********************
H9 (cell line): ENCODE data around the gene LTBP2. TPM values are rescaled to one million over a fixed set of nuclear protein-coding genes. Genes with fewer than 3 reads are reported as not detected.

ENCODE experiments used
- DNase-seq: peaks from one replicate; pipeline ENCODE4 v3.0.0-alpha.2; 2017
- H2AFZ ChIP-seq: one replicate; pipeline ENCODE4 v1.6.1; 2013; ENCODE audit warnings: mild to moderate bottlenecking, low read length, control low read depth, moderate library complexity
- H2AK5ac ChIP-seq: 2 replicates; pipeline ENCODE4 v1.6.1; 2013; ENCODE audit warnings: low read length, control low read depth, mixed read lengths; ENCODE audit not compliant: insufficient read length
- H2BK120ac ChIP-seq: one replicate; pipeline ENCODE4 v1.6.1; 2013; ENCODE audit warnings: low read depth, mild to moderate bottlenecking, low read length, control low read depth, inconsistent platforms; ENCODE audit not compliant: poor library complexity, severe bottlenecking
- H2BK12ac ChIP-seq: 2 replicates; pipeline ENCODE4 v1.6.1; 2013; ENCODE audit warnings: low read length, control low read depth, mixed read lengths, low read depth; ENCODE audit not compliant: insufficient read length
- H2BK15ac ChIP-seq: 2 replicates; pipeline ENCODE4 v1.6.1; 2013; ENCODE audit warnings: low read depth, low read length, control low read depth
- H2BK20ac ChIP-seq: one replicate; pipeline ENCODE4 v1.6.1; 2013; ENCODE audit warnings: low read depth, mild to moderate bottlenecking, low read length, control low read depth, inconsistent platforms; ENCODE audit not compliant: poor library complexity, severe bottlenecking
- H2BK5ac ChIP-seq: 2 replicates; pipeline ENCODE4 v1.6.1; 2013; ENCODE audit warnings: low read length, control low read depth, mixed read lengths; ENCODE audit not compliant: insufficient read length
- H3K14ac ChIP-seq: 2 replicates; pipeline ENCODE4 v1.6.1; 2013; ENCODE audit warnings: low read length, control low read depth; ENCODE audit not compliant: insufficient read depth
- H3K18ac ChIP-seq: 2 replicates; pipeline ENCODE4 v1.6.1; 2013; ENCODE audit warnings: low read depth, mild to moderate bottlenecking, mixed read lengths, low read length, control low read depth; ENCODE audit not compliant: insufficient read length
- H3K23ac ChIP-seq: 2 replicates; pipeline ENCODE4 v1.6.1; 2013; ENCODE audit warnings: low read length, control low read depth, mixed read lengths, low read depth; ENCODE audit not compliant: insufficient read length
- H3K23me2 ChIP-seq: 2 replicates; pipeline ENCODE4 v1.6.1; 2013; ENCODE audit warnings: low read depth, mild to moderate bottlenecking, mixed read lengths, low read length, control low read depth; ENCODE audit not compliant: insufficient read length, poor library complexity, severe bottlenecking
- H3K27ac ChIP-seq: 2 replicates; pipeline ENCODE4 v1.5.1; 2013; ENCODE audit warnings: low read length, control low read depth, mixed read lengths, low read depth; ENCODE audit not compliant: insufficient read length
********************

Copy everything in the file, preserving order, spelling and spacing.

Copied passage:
H9 (cell line): ENCODE data around the gene LTBP2. TPM values are rescaled to one million over a fixed set of nuclear protein-coding genes. Genes with fewer than 3 reads are reported as not detected.

ENCODE experiments used
- DNase-seq: peaks from one replicate; pipeline ENCODE4 v3.0.0-alpha.2; 2017
- H2AFZ ChIP-seq: one replicate; pipeline ENCODE4 v1.6.1; 2013; ENCODE audit warnings: mild to moderate bottlenecking, low read length, control low read depth, moderate library complexity
- H2AK5ac ChIP-seq: 2 replicates; pipeline ENCODE4 v1.6.1; 2013; ENCODE audit warnings: low read length, control low read depth, mixed read lengths; ENCODE audit not compliant: insufficient read length
- H2BK120ac ChIP-seq: one replicate; pipeline ENCODE4 v1.6.1; 2013; ENCODE audit warnings: low read depth, mild to moderate bottlenecking, low read length, control low read depth, inconsistent platforms; ENCODE audit not compliant: poor library complexity, severe bottlenecking
- H2BK12ac ChIP-seq: 2 replicates; pipeline ENCODE4 v1.6.1; 2013; ENCODE audit warnings: low read length, control low read depth, mixed read lengths, low read depth; ENCODE audit not compliant: insufficient read length
- H2BK15ac ChIP-seq: 2 replicates; pipeline ENCODE4 v1.6.1; 2013; ENCODE audit warnings: low read depth, low read length, control low read depth
- H2BK20ac ChIP-seq: one replicate; pipeline ENCODE4 v1.6.1; 2013; ENCODE audit warnings: low read depth, mild to moderate bottlenecking, low read length, control low read depth, inconsistent platforms; ENCODE audit not compliant: poor library complexity, severe bottlenecking
- H2BK5ac ChIP-seq: 2 replicates; pipeline ENCODE4 v1.6.1; 2013; ENCODE audit warnings: low read length, control low read depth, mixed read lengths; ENCODE audit not compliant: insufficient read length
- H3K14ac ChIP-seq: 2 replicates; pipeline ENCODE4 v1.6.1; 2013; ENCODE audit warnings: low read length, control low read depth; ENCODE audit not compliant: insufficient read depth
- H3K18ac ChIP-seq: 2 replicates; pipeline ENCODE4 v1.6.1; 2013; ENCODE audit warnings: low read depth, mild to moderate bottlenecking, mixed read lengths, low read length, control low read depth; ENCODE audit not compliant: insufficient read length
- H3K23ac ChIP-seq: 2 replicates; pipeline ENCODE4 v1.6.1; 2013; ENCODE audit warnings: low read length, control low read depth, mixed read lengths, low read depth; ENCODE audit not compliant: insufficient read length
- H3K23me2 ChIP-seq: 2 replicates; pipeline ENCODE4 v1.6.1; 2013; ENCODE audit warnings: low read depth, mild to moderate bottlenecking, mixed read lengths, low read length, control low read depth; ENCODE audit not compliant: insufficient read length, poor library complexity, severe bottlenecking
- H3K27ac ChIP-seq: 2 replicates; pipeline ENCODE4 v1.5.1; 2013; ENCODE audit warnings: low read length, control low read depth, mixed read lengths, low read depth; ENCODE audit not compliant: insufficient read length